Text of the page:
Levente Sulyok, WSU assistant professor of painting and drawing, was born in Hungary, where he was raised in the twilight years of communism.
Uniforms were compulsory at his school and his long hair raised more than a few eyebrows, but he recalls that his home life was anything but restrictive.
“It was like an island created by my somewhat strange and definitely idiosyncratic but very passionate father,” he says. “That translates into my work: I think about the studio as a zone that doesn’t have predetermined codes, a place where you can act as a free agent.”
The family lived an isolated lifestyle, their house nestled on a desolate, unpaved road where they had limited access to running water and electricity.
Yet his father managed to avail himself with accoutrements that belied the otherwise primitive existence. The family had a 1927 Indian motorcycle and a 1968 Chevy Impala that was procured from a family friend who worked at a Budapest garage where well-placed members of the Communist Party kept their vehicles.
“There was equality,” Sulyok says, “unless you were a member of the Party. It was surreal.”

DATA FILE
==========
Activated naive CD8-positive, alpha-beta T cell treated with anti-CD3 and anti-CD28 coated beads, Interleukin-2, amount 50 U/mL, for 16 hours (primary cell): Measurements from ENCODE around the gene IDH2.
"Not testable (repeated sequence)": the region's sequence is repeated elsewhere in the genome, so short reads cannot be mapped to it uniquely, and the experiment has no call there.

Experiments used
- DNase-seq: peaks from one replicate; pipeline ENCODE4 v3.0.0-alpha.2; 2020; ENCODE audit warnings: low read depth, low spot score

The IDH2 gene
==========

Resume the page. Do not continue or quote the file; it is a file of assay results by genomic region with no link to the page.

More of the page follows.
He began drawing pictures around the same time he started speaking and, in his younger years, was able to attend art camps. Early on, he became enamored of Jackson Pollock’s work. “It was very individualistic,” he says. “It was expressive, about finding your niche, your own style and I was prone to that way of thinking already. I jumped right in.”
Although his parents were not well-educated, Sulyok says they provided him with a fascinating intellectual climate at home, dabbling in art and other pursuits and amassing a legacy of the unconventional. But his father died when Sulyok was barely into his teens; when his mother remarried a few years later, the family moved to the United States, landing in northern California.
Despite struggling to learn English, by his late 20s he’d earned a bachelor’s degree in art from the University of California at Berkley and set his sights on graduate programs in painting, eventually attending the Rhode Island School of Design.
During his studies, he contemplated a career as an architect but realized that his apprenticeship in that discipline might prove more laborious and prolonged than one as a painter; he fell back to his first passion and was determined to become an art educator.
Colleagues in Rhode Island suggested that he set New York or Chicago as his professional destination; he instead offered an unexpected place. “It’s a true story,” he says with a laugh. “I said, ‘What about Wichita?’ ” He knew almost nothing of the city but found the landscape appealing for several reasons, not least of which was that he saw a connection between it and his home in Hungary.